Public Health Nutrition


Nutritional quality of food items on fast-food ‘kids’ menus’: comparisons across countries and companies

Erin Hobina1a2 c1, Christine Whitea3, Ye Lia4a5, Maria Chiua1, Mary Fodor O'Briena1 and David Hammonda2a3

a1 Health Promotion Chronic Disease and Injury Prevention, Public Health Ontario, 480 University Avenue, Suite 300, Toronto, ON M5G 1V2, Canada

a2 School of Public Health and Health Systems, University of Waterloo, Waterloo, ON, Canada

a3 Propel Centre for Population Health Impact, University of Waterloo, Waterloo, ON, Canada

a4 Public Health Ontario, Toronto, ON, Canada

a5 Dalla Lana School of Public Health, University of Toronto, Toronto, ON, Canada


Objective To compare energy (calories), total and saturated fats, and Na levels for ‘kids’ menu’ food items offered by four leading multinational fast-food chains across five countries.

Design A content analysis was used to create a profile of the nutritional content of food items on kids’ menus available for lunch and dinner in four leading fast-food chains in Australia, Canada, New Zealand, the UK and the USA.

Setting Food items from kids’ menus were included from four fast-food companies: Burger King, Kentucky Fried Chicken (KFC), McDonald's and Subway. These fast-food chains were selected because they are among the top ten largest multinational fast-food chains for sales in 2010, operate in high-income English-speaking countries, and have a specific section of their restaurant menus labelled ‘kids’ menus’.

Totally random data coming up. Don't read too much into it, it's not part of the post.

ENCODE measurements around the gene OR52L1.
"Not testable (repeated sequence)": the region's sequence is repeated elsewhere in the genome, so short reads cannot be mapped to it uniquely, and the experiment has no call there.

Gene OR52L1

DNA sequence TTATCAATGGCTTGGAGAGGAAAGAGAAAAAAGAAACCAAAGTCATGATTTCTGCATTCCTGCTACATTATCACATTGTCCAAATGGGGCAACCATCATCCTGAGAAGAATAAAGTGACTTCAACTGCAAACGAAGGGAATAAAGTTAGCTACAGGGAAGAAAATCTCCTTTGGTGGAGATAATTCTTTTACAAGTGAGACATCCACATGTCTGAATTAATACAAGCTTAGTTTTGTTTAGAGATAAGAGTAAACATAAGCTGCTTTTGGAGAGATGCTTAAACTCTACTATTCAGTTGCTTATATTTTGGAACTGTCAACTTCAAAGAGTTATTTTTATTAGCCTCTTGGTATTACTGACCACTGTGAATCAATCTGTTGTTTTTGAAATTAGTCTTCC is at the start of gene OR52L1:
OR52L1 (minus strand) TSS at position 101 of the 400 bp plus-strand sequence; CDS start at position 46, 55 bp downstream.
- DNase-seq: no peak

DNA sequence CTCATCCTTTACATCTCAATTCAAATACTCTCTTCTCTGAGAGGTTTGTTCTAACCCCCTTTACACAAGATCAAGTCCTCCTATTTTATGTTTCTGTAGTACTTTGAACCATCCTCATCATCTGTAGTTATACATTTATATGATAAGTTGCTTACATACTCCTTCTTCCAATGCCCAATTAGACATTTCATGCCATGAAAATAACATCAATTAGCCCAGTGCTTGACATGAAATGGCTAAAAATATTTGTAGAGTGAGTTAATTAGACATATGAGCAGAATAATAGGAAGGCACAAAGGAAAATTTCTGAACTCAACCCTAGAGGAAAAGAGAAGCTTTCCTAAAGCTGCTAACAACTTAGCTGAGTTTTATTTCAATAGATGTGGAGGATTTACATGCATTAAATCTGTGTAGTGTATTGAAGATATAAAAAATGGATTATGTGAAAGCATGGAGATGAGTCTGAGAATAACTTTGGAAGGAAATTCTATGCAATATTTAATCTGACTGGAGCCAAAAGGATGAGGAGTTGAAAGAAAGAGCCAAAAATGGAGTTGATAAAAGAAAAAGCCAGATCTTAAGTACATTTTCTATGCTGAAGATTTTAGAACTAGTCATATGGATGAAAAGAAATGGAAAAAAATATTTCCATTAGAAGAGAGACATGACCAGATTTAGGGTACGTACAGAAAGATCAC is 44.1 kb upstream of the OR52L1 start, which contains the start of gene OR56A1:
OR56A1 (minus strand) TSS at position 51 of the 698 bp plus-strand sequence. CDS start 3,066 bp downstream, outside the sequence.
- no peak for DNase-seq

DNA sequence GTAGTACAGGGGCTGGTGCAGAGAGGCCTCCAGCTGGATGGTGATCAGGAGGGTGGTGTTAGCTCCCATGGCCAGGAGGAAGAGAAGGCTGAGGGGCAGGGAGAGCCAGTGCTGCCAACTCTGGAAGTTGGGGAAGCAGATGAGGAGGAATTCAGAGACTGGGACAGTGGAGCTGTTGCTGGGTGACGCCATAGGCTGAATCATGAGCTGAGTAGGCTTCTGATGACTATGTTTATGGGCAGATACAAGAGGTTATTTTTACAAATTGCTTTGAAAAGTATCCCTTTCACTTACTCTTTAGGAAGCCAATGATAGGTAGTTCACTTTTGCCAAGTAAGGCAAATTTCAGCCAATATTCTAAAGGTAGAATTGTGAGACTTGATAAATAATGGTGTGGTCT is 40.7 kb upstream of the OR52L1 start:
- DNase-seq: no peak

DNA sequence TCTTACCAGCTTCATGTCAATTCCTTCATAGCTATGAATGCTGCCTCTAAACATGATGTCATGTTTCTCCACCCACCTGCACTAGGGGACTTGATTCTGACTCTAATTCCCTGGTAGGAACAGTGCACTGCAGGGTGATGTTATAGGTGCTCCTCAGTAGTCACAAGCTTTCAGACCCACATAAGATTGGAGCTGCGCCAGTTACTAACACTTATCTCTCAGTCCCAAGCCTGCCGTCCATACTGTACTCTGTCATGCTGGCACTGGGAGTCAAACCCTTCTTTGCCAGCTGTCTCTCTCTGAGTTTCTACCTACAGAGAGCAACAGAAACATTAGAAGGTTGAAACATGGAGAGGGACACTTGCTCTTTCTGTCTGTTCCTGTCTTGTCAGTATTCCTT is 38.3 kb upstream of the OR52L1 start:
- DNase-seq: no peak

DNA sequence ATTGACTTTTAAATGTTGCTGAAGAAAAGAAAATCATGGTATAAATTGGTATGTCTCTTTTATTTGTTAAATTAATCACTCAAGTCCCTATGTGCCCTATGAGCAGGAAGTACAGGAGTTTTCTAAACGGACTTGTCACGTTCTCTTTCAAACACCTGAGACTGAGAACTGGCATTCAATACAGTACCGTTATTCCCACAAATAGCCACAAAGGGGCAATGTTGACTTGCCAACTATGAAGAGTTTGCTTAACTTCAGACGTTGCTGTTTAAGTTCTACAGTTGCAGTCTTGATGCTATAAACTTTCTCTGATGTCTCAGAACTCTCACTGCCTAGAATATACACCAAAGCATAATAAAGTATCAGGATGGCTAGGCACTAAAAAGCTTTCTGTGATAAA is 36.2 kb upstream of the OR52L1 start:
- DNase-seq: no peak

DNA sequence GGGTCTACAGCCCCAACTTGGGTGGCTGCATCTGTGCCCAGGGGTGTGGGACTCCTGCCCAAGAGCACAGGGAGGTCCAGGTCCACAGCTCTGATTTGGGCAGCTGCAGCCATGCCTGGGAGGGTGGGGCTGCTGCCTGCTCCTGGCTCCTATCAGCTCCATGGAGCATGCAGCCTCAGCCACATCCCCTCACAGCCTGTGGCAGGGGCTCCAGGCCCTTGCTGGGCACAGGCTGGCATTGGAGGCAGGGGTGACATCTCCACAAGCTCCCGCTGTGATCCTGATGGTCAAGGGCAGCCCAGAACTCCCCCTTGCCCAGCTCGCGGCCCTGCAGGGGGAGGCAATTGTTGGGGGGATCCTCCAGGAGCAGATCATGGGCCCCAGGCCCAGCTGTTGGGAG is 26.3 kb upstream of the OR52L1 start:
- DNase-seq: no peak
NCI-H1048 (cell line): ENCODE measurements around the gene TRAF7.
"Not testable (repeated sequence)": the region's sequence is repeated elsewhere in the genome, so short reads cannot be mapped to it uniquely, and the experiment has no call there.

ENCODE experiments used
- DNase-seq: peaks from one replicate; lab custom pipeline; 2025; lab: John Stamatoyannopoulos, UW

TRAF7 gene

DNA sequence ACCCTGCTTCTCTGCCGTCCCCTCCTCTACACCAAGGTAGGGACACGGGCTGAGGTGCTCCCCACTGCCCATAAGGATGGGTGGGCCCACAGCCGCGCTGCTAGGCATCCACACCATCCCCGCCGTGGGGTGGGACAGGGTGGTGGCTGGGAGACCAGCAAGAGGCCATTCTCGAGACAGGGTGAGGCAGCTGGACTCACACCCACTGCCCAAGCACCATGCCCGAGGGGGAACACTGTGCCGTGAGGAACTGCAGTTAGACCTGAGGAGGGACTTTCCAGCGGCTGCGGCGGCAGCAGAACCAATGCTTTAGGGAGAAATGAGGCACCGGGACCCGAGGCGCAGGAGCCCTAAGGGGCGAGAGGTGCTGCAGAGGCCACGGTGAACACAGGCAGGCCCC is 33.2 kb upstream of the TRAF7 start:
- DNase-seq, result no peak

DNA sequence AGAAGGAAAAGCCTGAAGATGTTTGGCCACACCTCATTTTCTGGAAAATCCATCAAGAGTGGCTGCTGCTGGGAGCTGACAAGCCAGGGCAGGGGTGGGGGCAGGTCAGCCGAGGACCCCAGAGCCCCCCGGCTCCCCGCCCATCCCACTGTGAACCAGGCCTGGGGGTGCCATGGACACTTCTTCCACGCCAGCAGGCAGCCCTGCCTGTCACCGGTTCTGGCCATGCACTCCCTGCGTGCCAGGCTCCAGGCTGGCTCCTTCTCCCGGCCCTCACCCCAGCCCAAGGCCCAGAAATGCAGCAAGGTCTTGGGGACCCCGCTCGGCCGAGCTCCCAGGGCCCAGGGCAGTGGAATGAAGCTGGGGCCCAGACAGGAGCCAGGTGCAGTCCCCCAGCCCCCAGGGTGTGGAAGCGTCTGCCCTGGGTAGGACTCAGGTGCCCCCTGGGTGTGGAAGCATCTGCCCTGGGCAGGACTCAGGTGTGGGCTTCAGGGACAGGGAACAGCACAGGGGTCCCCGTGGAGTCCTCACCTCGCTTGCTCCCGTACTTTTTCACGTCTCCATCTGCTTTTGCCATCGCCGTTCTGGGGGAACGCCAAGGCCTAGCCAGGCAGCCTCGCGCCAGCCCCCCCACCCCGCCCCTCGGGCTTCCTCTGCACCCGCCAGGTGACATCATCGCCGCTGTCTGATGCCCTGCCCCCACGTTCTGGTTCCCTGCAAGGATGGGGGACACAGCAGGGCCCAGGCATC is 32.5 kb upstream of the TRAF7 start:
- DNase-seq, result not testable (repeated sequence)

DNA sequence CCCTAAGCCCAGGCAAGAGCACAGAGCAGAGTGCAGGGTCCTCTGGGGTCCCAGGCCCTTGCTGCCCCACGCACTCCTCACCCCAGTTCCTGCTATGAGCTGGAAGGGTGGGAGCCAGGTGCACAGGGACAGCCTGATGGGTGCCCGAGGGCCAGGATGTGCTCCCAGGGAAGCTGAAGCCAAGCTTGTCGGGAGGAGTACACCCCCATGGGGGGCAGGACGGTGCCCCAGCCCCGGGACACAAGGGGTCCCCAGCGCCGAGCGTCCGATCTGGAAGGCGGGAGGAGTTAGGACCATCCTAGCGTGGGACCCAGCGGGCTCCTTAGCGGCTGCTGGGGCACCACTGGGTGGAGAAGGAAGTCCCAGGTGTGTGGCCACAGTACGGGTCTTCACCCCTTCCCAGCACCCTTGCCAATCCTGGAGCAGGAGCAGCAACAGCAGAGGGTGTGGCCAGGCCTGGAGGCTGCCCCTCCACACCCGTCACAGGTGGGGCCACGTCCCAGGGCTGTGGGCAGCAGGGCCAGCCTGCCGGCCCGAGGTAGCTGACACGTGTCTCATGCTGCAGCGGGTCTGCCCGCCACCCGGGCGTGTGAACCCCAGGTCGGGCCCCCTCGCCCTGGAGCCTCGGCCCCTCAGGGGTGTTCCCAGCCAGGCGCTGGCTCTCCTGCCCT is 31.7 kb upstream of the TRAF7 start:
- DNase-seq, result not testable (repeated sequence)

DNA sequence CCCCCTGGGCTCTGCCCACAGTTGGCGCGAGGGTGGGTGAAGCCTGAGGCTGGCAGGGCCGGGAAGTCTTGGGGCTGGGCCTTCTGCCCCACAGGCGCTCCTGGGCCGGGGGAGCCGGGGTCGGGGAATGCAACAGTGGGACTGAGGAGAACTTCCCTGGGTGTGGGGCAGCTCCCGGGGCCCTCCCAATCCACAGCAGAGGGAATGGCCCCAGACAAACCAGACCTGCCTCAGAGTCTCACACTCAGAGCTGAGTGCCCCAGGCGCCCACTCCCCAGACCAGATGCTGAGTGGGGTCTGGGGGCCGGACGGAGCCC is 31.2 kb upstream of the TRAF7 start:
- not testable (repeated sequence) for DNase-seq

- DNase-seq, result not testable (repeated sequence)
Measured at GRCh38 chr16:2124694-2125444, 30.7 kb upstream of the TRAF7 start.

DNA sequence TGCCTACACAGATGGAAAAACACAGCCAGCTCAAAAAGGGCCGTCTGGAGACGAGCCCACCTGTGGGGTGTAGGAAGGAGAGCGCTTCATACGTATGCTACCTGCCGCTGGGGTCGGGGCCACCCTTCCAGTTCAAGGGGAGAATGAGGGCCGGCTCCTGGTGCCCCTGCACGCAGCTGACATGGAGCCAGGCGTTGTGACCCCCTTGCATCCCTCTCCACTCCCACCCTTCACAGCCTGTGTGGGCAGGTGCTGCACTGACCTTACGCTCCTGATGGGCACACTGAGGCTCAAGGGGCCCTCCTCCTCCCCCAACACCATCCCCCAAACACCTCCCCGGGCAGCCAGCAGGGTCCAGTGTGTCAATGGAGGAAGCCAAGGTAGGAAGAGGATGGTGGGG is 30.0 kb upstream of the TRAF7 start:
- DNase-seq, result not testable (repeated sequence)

Results The results by country indicate that kids’ menu foods contain less energy (fewer calories) in restaurants in the USA and lower Na in restaurants in the UK. The results across companies suggest that kids’ menu foods offered at Subway restaurants are lower in total fat than food items offered at Burger King and KFC, and food items offered at KFC are lower in saturated fat than items offered at Burger King.

Conclusions Although the reasons for the variation in the nutritional quality of foods on kids’ menus are not clear, it is likely that fast-food companies could substantially improve the nutritional quality of their kids’ menu food products, translating to large gains for population health.

(Received January 14 2013)

(Revised July 16 2013)

(Accepted July 23 2013)

(Online publication October 22 2013)


  • Nutrition;
  • Chronic disease;
  • Population health;
  • Children


c1 Corresponding author: Email